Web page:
We could have gone grocery shopping in Superior’s full-service grocery and butcher shop, but the goal of today’s trip was to get some tacos.  The cafeteria area is tucked into the back part of the store and is divided into a panaderia/tortilleria, juice bar, and taqueria.  Each of these separate shops occupies a wall in a very large room which a mysterious staircase that apparently leads nowhere right in the middle of it.  Tables and chairs are set up around the staircase.  And, of course, there are always televisions on playing soccer or telenovelas.

La Superior has an impressive salsa bar

First, we stopped at the taqueria and put in our food orders.  I got a taco pastor (these have pineapple!) and a chicken tinga tostada, and my friend got a taco pastor and a taco de tripa.  I like lots of vegetables, so I buried my food under a large pile of salsa and cilantro at the salsa bar.  At the juice bar, I picked up a nice fruit cocktail of fresh papaya and pineapple, and my friend got an agua fresca de mango and an elote (ear of corn) slathered with crema, then sprinkled with soft white cheese, lime juice, and chili powder.   No, I am not sure why corn on the cob would belong to the juice bar section.  Either way, it was pretty delicious.  My friend says that fully-loaded elotes are difficult to find in the area.


Beautiful Elotes

Pastor on the Left, Tripa on the Right

My friend is a taco pastor expert and thought that they were only so-so, but I really liked mine.  The meat was way more tender than is often the case, and infused with a subtle pineapple flavor.  The chicken tinga had just the right amount of smokiness, and they gave me an extra tortilla for the top, like a sandwich.  I’d never had tripe before–it was OK, basically superrich like any other organ meat.  It was not too dry or chewy as my friend had feared.


After we ate, we checked out the grocery.  The butchery is pretty impressive, with whole tilapia, big steaks, and an entire case filled with various dried pork skin products.  There’s also a good array of fresh fruits and vegetables, jars of honey with honeycomb, and a kitchenware section where they sell huge stockpots and comales.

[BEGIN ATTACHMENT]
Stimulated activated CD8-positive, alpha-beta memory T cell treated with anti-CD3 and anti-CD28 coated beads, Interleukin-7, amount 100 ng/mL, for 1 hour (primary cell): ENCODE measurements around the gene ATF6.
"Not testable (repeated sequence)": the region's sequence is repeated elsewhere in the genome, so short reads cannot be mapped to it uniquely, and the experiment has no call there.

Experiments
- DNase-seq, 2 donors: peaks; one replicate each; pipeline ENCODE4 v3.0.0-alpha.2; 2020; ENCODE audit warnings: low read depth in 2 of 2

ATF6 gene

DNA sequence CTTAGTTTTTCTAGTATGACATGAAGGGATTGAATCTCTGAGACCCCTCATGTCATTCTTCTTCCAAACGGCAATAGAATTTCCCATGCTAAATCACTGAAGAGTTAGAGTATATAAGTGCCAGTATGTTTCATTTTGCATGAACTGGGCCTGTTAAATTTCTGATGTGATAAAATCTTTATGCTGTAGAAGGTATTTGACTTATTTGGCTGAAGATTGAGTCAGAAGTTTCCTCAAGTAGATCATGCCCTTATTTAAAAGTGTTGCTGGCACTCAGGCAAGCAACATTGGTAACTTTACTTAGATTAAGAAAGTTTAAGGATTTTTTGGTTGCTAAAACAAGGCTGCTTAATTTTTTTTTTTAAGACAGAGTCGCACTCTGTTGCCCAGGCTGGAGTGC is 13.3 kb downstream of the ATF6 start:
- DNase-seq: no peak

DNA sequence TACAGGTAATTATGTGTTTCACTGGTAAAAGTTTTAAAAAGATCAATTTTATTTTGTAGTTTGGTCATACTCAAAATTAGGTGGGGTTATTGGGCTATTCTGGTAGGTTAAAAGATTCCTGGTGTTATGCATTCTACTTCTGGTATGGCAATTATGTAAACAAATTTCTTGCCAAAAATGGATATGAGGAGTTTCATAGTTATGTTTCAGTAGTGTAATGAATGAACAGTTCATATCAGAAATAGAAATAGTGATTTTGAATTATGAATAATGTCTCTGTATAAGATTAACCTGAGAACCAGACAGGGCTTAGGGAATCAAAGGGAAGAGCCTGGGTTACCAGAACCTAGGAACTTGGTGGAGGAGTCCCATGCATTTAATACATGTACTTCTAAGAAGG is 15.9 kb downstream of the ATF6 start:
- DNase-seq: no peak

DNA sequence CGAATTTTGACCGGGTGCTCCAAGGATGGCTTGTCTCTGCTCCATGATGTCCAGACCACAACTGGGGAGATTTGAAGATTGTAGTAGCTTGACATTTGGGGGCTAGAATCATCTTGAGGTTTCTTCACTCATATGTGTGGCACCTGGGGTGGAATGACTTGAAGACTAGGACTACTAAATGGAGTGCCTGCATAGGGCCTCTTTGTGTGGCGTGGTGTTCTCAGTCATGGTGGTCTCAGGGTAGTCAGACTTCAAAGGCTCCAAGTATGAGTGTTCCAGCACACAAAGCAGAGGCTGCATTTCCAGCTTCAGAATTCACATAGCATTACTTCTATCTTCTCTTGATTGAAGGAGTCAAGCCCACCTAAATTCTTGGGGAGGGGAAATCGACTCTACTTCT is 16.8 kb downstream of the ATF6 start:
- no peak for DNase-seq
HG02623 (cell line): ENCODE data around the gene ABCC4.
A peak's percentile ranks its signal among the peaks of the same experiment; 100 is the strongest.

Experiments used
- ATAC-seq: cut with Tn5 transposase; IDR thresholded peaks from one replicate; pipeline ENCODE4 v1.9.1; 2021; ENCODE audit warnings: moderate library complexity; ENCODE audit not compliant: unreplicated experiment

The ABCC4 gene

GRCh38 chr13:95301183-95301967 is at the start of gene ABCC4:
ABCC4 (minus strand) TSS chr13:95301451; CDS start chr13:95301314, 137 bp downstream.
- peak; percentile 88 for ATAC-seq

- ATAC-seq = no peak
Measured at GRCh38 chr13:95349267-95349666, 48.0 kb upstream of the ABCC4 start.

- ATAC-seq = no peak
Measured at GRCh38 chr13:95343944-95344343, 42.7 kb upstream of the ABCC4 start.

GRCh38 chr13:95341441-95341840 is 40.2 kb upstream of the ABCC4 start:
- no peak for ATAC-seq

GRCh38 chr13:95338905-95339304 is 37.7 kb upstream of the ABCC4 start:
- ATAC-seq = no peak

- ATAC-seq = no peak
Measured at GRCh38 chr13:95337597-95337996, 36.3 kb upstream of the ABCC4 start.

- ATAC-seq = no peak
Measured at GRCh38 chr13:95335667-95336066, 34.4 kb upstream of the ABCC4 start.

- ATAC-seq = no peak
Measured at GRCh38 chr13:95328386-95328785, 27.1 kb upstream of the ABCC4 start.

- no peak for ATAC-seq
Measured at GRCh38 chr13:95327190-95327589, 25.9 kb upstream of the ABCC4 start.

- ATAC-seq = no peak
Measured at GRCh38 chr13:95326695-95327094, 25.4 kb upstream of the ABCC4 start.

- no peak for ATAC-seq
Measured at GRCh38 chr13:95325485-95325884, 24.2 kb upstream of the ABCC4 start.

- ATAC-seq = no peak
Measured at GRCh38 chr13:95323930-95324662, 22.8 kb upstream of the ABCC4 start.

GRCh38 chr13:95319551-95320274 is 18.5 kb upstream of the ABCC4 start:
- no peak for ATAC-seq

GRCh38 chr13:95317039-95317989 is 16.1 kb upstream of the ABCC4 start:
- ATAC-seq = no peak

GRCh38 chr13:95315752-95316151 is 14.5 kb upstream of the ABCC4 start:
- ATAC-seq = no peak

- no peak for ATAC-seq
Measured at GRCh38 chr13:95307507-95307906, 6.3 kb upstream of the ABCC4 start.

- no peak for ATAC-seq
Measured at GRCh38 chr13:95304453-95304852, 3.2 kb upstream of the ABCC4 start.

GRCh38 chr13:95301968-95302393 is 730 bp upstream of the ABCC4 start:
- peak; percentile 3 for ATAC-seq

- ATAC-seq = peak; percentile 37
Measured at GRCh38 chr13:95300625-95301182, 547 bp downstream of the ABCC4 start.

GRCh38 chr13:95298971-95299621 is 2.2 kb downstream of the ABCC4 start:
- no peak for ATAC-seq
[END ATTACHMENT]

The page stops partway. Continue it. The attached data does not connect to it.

Various pork products

Lots of beans!

A note on getting there:  it comes up very suddenly around a bend on Roxboro.  Be vigilant, or you’ll drive right by it.

Published in: on April 25, 2008 at 3:04 pm  Comments (4)  


Halgo (4520 S. Alston Ave) is a quite cute Polish grocery store and flower shop. They have rows of Polish snacks and candy, kielbasa and other meats, cheeses, crazy juices, pickled fish, a freezer full of frozen pierogies (12 kinds), cabbage rolls, soups (borscht), and generally lots of things I have never seen before (not being Polish or from a big city). Apparently next week they will start to serve up the pierogies hot, but today we fried some up at my house and they were awesome with some delicious Polish sour cream. I was of course hoping for some fresh in-house stuff (they are made in Chicago), but my friend who is a pierogi expert was pretty happy with them.

Published in: on April 25, 2008 at 1:36 pm  Comments (5)  

My mini-haul from the Durham Farmer’s Market

The Durham Farmer’s Market is one of my favorite Saturday traditions (other than brunch at Piedmont/Watts).    I try to make it out to the market every weekend, but I also like to sleep in on Saturday, and the market only runs until noon, so that’s not always successful.  I happened not to get much sleep today, so I made it out!  I picked some sweet curry goat cheese from Celebrity Dairy, a box of Dolly Mama chocolate truffles, a fresh bouquet of narcissus and tulips, a dozen fresh eggs from Brinkley Farms, and a basket of strawberries.  This is the first time I’ve come across Dolly Mama, and the chocolates are truly worth a try (it’s 3 hours later and I’m almost done with the box of 6).  They’re made using Mapleview Farms milk, and come in exotic flavors such as Meyer Lemon, New World Truffle (it’s made with 3 different types of chili), and Jasmine Coconut.  They easily rival my fave chocolates of all time, Richart, but at probably a quarter of the price.   As mentioned, Amy Tornquist from Watts was there, making a strawberry salad, but there was a big crowd, so I didn’t get to a chance to taste it.


Published in: on April 5, 2008 at 1:43 pm  Comments (1)  

Farmers Market Tomorrow

The Durham Farmers Market (at the Pavilion in Central Park, 501 Foster St) starts summer hours (8am-noon Saturdays) tomorrow. Apparently Amy Tornquist (Watts Grocery chef) will be cooking there starting at 9:30am. Durham’s local hipster marching band Scene of the Crime Rovers is supposed to play at 11am. They’re kind of fun even if you are one of our non-hipster readers.

UPDATE: I use “hipster” broadly and non-derogatorily.  I actually might be a hipster myself (not speaking for the rest of Carpe Durham).